wild chicory, and Queen Anne's lace. These Delft-like displays of color often alternated with the vivid orange of the lilies.
I have a fondness for these flowers, whether aesthetically pleasing to my eye, or nostalgically pleasant to my mind. Most people consider these lilies to be weeds, even referring to them as "noxious weeds." Those people are seeing their apparent wishes to eradicate them come to pass, for with the growth of population, expansion of commerce and industry, increased need for more arable land, and especially the transformation of highways into freeways, and the upgrading of byways into highways, habitat for these flowers is shrinking rapidly.
The Hemerocallis fulva, scientific name for these lilies, does indeed have an invasive habit, and thus might be viewed as a weed. (Weed: any plant that is where one does not want it.) Certainly one would be unwise to plant one, just one, of the tubers anywhere near hybrid daylilies, for in a matter of a very few seasons, there will be only orange lilies in that area. However, by dint of sufficient effort to dig away and corral the rascals in the desired location, they become lovely flowers.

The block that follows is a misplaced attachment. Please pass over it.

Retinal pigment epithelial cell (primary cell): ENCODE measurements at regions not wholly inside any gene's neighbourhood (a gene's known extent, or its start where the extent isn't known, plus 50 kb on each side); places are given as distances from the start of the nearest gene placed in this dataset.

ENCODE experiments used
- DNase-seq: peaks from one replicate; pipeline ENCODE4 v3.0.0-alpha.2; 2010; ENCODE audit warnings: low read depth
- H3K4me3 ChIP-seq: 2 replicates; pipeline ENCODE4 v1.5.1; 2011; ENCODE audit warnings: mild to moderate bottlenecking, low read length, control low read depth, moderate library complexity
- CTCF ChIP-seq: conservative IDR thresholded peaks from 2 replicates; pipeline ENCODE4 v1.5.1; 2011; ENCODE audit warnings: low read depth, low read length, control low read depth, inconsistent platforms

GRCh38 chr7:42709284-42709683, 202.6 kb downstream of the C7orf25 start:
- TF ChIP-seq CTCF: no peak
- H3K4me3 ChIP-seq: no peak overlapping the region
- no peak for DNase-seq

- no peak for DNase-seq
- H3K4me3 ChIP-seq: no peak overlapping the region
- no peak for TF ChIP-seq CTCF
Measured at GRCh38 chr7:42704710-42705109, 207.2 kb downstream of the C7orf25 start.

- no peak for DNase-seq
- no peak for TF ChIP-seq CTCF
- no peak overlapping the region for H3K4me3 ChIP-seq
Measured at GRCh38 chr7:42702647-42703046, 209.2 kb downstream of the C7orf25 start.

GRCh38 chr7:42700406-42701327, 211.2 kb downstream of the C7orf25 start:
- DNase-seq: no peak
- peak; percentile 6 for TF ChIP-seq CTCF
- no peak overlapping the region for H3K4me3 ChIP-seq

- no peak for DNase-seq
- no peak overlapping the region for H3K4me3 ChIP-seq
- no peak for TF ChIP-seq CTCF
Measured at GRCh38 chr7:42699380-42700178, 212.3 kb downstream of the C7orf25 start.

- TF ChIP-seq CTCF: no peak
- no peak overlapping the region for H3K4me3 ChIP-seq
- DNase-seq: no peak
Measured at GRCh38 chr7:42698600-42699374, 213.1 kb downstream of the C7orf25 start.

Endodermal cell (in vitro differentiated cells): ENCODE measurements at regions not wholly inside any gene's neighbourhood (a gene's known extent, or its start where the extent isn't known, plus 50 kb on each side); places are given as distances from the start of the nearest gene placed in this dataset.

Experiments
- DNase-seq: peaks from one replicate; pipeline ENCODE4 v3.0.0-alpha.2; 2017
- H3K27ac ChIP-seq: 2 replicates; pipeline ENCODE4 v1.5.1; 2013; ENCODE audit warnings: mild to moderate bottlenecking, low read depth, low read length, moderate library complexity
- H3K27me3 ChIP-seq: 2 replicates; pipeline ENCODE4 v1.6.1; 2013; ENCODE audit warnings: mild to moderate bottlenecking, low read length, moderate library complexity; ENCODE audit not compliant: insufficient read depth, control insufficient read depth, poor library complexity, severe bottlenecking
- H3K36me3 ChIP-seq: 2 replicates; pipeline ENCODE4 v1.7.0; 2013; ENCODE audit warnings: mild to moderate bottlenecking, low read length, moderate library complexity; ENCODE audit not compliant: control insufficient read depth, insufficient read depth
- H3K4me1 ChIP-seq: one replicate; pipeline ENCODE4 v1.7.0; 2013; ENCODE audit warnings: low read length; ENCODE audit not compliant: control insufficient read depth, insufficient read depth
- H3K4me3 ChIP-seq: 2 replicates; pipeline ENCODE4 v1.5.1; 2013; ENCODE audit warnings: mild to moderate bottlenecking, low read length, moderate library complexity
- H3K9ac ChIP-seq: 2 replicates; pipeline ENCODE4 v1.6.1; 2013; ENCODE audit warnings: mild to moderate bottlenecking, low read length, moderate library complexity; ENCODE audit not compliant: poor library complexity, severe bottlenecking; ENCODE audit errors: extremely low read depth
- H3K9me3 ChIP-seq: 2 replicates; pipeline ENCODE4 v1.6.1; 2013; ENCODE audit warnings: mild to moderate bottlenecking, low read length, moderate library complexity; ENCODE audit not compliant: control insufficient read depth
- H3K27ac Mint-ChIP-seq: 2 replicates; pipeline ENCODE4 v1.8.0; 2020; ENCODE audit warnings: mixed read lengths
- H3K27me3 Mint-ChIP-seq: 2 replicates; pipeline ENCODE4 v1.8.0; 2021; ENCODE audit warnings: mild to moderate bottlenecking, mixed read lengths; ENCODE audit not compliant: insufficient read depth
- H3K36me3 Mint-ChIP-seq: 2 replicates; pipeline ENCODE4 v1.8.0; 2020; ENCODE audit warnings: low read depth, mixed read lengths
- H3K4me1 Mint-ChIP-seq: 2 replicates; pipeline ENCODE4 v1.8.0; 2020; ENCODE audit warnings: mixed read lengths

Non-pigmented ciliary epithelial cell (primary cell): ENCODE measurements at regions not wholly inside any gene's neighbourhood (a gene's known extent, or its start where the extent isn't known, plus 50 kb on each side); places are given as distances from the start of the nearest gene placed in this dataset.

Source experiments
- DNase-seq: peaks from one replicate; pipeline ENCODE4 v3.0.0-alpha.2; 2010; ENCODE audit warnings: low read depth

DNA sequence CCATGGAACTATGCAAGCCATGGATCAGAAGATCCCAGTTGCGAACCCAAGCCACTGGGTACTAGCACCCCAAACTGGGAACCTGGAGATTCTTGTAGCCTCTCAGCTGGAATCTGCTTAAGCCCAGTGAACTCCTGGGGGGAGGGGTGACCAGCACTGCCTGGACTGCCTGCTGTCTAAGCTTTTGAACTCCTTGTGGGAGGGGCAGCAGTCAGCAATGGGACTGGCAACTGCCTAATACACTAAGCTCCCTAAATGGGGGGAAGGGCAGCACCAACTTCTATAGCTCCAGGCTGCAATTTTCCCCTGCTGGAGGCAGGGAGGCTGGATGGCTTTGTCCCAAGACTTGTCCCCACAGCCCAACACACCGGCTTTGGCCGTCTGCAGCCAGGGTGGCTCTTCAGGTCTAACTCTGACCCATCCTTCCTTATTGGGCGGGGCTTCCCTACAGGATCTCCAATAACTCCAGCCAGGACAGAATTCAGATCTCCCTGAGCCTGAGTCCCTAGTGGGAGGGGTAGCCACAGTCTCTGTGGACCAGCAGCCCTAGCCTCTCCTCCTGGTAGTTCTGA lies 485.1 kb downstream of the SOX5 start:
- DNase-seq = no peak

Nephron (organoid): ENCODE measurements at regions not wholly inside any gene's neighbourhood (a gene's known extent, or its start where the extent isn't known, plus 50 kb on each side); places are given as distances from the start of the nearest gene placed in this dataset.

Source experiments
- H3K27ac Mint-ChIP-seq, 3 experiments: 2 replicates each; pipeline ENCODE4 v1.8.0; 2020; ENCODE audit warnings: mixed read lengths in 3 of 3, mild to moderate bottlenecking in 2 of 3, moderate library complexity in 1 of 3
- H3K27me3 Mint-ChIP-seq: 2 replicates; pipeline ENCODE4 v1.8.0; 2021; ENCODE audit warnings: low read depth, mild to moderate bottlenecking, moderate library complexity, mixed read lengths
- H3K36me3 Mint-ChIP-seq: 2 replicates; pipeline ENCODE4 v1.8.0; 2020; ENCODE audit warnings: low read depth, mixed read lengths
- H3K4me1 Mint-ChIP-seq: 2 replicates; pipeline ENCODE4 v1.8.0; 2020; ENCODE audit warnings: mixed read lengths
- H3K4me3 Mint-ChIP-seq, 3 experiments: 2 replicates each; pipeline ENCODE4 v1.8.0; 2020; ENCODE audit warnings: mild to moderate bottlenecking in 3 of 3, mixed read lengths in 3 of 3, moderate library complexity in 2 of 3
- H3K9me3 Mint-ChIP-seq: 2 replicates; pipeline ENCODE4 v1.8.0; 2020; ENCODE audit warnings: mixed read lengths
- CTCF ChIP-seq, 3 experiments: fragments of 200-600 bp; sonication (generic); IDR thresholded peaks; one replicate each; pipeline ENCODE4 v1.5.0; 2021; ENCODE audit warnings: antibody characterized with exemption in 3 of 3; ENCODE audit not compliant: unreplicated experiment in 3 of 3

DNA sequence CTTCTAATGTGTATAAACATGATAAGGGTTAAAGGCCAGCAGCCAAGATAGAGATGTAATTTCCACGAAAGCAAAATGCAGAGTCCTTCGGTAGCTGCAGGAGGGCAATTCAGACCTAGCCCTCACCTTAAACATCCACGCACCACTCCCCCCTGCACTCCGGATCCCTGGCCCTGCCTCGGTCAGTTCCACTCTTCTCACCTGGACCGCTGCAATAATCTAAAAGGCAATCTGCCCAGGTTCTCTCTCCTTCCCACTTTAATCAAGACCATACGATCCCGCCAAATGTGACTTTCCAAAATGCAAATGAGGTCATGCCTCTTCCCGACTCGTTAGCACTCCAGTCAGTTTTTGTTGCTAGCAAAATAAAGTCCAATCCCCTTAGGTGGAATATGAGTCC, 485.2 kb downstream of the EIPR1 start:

The Midwest in my mind's eye, viewed on a leisurely drive along an eighteen-foot road, today exists only in the memories of those who experienced it long ago, or in the fertile imaginations of east coast city-dwellers who think that we still live in the stone age out here.
Reporting from Perfect, Indiana, this is your fly-over country correspondent, Buford Bumpkin.